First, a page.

Recent examples include: a Malasian presentation of Tales of A City by the Sea, New Zealand presentation of HART, a national tour of Hallowed Ground, a Blue Room Theatre (Perth) presentation of Madame Nightshade’s Poison Garden and #romeoandjuliet, and the recent Adelaide Festival production of Uncle Vanya at The Cedars.
The invaluable experience, exposure and learning that thousands and thousands of theatre practitioners have gained from making work at La Mama is unquestionable. The number includes playwrights, directors, actors, designers, creatives and crew. They have cut their teeth with the support from this essential company.-Patricia Cornelius, Playwright and Windham-Campbell Prize for Drama
I’m a playwright who has benefited immensely from making work at La Mama. My first play with the company was Witch. It gave me great insight into my craft and an understanding of the power of a small theatre and the relationship to audience. Another play, Lilly and May, had its premiere at La Mama. It was a work that was later developed into a play called Love, which has been performed across Australia and internationally and is travelling to the Venice Biennale in July this year having been programmed for the Theatre Festival.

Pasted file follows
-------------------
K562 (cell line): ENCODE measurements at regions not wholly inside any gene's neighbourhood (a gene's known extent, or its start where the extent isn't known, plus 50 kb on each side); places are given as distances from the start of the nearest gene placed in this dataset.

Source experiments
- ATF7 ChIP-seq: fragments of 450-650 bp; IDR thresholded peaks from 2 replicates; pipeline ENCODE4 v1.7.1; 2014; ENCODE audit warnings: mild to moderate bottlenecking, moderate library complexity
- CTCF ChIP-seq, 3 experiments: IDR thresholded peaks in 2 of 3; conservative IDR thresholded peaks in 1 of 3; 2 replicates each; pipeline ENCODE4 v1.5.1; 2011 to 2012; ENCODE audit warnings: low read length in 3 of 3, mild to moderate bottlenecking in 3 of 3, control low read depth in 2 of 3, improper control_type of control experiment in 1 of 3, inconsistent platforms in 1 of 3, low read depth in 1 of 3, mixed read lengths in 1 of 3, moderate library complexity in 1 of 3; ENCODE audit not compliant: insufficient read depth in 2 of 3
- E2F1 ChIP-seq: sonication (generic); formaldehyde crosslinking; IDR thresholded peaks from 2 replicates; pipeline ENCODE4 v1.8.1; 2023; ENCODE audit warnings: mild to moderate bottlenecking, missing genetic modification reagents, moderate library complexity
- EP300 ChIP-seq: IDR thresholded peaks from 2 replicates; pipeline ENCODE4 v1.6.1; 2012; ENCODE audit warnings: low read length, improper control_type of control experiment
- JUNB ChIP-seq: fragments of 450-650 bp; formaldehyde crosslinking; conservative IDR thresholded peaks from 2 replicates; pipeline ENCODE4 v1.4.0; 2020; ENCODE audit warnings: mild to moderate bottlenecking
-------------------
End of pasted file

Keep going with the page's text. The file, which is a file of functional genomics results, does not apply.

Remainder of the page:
My own artistic career could not have happened without La Mama, and could not have continued to develop and grow without the collaboration and support of La Mama. I first staged Woman in the Wall there with our new theatre company, Hildegard, in 1992. Since then I have acted in, directed and presented a number of projects: White Neda(1998), Spinning, Weaving, Trees and Songs (1998), andSarajevo Suite by Helen Lucas (2011), Of Cows, Women and War (2014-6), both of which toured as part of La Mama Mobile.-Bagryana Popov, Theatre Director